OPEC meeting result: oil production from OPEC member countries is to increase until the  over-compliance with 2016’s agreed cuts has been eliminated

The anticipated 174th Meeting of the Conference of the Organization of the Petroleum Exporting Countries (OPEC) concluded in Vienna today with an announcement that with the oil market in apparent balance, OPEC’s goal is to return production to 100% of the Nov. 2016 agreement level.

OPEC said that the oil market situation has improved during the past six months and that the global economy is strong. They statement described oil demand as “relatively robust, albeit with some uncertainties,” and it said the market rebalancing is evidently continuing.

The announcement recalled the 171st OPEC Conference resolution reached on 30 November 2016 for a production adjustment of 1.2 MMBOPD and noted that “OPEC member countries have exceeded the required level of conformity that had reached 152% in May 2018.”

“Accordingly, the Conference hereby decided that countries will strive to adhere to the overall conformity level of OPEC-12, down to 100%, as of 1 July 2018 for the remaining duration of the resolution.”

Production additions may not reach the level pledged

Today’s announced agreement allows significant leeway for producers, however, with minimal hard commitments. Statements by oil ministers in the wake of the meeting did not show a consensus either. The Saudi energy minister announced a nominal increase of 1 MMBOPD, but many other ministers said the actual increase implemented will be lower, from 600 MBOPD to 700 MBOPD.

OPEC members intend to grow production roughly proportional to their current output, thus preserving market share. This means countries with significant idled capacity, like Saudi Arabia, will not be adding back all 1 MMBOPD, but instead will only pledge a part of the overall increase.

Unfortunately, some OPEC members are likely not able to add production at all, and will not contribute to the output increase.

OPEC Aims to Reduce Cuts to the 100% Compliance Mark

JCCM meeting on June 21 in Vienna. Russian Minister of Energy Alexander Novak is seated far left.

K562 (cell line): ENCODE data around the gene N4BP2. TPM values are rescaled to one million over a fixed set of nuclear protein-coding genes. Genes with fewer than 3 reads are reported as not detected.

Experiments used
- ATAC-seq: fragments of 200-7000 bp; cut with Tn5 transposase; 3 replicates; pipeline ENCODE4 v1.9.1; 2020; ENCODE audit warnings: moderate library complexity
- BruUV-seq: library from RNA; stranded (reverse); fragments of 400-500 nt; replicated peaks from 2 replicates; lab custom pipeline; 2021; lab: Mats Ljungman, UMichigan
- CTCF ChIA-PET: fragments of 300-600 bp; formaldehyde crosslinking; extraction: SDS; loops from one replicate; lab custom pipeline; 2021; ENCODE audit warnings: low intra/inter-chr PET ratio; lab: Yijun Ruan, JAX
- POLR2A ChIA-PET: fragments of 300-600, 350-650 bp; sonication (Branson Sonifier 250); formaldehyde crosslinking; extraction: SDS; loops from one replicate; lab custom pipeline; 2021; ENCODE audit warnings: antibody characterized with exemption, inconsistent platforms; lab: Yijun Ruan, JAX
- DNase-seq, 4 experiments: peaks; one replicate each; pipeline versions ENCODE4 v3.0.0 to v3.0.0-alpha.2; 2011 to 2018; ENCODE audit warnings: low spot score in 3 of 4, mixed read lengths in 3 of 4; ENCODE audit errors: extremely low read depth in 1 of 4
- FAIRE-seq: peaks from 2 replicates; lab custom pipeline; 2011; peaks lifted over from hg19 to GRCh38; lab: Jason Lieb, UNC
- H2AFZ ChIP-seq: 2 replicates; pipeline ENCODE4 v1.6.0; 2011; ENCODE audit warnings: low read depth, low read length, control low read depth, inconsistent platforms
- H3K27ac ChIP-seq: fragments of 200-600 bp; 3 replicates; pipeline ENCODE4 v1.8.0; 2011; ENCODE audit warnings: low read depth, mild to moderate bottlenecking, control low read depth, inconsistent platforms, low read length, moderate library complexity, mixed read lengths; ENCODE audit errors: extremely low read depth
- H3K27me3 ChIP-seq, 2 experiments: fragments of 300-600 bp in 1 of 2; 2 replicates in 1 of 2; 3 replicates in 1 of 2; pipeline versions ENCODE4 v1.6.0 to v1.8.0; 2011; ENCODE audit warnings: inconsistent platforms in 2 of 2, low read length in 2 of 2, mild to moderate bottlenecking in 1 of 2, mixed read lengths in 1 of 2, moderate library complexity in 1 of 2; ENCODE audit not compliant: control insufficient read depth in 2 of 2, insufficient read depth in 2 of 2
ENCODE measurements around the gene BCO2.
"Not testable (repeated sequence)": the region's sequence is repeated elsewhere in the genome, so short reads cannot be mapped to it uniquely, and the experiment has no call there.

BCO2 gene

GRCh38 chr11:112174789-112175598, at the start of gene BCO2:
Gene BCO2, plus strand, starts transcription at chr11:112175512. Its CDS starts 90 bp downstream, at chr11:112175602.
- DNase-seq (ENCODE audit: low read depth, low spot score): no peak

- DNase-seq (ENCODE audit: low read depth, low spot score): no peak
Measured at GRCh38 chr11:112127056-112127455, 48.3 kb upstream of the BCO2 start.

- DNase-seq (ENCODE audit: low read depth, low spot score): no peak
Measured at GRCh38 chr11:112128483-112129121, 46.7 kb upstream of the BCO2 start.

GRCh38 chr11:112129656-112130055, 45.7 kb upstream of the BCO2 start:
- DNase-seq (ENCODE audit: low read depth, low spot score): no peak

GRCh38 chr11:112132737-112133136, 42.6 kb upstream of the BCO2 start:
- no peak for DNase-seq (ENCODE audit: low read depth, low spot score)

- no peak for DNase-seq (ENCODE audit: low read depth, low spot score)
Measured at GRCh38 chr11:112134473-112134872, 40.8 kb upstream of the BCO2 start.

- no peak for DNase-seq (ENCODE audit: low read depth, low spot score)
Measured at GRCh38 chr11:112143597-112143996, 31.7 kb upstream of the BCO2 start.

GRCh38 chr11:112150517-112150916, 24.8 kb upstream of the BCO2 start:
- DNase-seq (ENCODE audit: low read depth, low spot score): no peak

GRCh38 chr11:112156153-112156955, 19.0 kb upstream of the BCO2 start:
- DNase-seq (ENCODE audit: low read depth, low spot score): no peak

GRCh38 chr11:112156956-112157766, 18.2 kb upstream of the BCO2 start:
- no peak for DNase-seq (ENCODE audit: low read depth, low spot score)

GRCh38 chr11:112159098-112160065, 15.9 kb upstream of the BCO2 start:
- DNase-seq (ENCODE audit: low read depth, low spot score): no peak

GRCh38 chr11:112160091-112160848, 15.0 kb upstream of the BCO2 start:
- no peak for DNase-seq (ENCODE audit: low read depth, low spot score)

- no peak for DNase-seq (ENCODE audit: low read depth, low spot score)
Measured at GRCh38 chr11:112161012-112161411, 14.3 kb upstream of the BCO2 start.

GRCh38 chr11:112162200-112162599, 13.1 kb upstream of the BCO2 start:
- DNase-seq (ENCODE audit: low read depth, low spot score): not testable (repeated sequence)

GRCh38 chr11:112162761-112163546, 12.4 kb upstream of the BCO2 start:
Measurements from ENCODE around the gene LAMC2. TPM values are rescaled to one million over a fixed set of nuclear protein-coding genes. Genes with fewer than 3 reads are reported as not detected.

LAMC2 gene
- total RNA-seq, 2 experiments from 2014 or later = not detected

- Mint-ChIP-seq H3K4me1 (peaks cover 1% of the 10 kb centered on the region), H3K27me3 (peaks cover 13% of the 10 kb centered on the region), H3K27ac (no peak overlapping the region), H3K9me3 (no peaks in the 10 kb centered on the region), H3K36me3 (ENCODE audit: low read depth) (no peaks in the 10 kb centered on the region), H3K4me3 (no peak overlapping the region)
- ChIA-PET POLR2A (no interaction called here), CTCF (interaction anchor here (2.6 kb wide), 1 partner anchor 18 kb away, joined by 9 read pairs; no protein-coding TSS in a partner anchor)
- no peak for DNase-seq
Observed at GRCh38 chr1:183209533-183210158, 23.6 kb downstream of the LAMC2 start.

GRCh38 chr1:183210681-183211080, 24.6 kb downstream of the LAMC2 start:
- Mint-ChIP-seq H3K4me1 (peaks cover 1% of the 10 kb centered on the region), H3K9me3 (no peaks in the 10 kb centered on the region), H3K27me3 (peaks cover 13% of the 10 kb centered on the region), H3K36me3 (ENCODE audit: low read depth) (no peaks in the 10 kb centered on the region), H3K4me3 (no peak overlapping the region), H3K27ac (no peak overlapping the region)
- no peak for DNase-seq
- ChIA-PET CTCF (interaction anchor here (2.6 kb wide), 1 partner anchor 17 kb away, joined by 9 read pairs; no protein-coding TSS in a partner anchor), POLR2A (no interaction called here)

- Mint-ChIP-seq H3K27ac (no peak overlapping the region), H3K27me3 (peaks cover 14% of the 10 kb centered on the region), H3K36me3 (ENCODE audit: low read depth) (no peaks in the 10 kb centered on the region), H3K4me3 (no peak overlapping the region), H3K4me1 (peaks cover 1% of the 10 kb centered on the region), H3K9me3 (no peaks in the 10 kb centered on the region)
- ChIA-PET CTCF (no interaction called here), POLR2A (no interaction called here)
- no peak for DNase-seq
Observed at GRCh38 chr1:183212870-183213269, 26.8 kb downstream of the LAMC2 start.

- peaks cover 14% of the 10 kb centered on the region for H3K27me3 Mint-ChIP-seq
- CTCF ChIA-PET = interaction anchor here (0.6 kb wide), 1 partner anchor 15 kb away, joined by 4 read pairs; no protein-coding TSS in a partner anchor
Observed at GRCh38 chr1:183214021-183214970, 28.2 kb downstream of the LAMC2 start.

For example, if the production increase is implemented to preserve market cap, Bloomberg estimates Venezuela will need to add 52.4 MBOPD. However, the country is in the midst of widespread financial collapse, and is almost certainly unable to sustain an increase of this magnitude. Indeed, recent trends would suggest the opposite: Venezuelan production has fallen by an average of 51 MBOPD each month this year. Ending this slide would be difficult enough, much less adding production for any sustained period.

Many other members of the group are operating roughly at capacity currently, according to the IEA. Angola, Libya, Algeria, Gabon, Qatar and Equatorial Guinea each lack sufficient spare capacity to quickly add meaningful volumes of oil.

Iran may be able to add production, but impending U.S. sanctions would likely constrain the country’s ability to find buyers.

U.S. shale question was great, answer was a dud

During the press conference, CNBC asked Suhail Mohamed Al Mazrouei, UAE Minister of Energy and Industry (currently serving as president of the OPEC Conference): “When you made the decision two years ago to make the initial cut, the U.S. was producing far less. How much has ten and a half million barrels a day from the U.S. and our shale boom factored in to this decision today, sir?”

Al Mazrouei responded,”We always take into account all the contributors to the market; we don’t make our decisions in a vacuum.”

A Bloomberg News reporter asked about the actual number discussed in the meeting being 600,000 barrels.

Al Mazrouei responded, “The decision is to target 100%; we did not mention a number, you can do the math.” He said that the report from the JMMC recognizes that “there is a difference between the 100% and where we are today. … It’s a little bit less than a million barrels, to be accurate, but there is that number. We did not target a number, we targeted to do our best in targeting a conformity of 100% to the 1.2 million barrels.”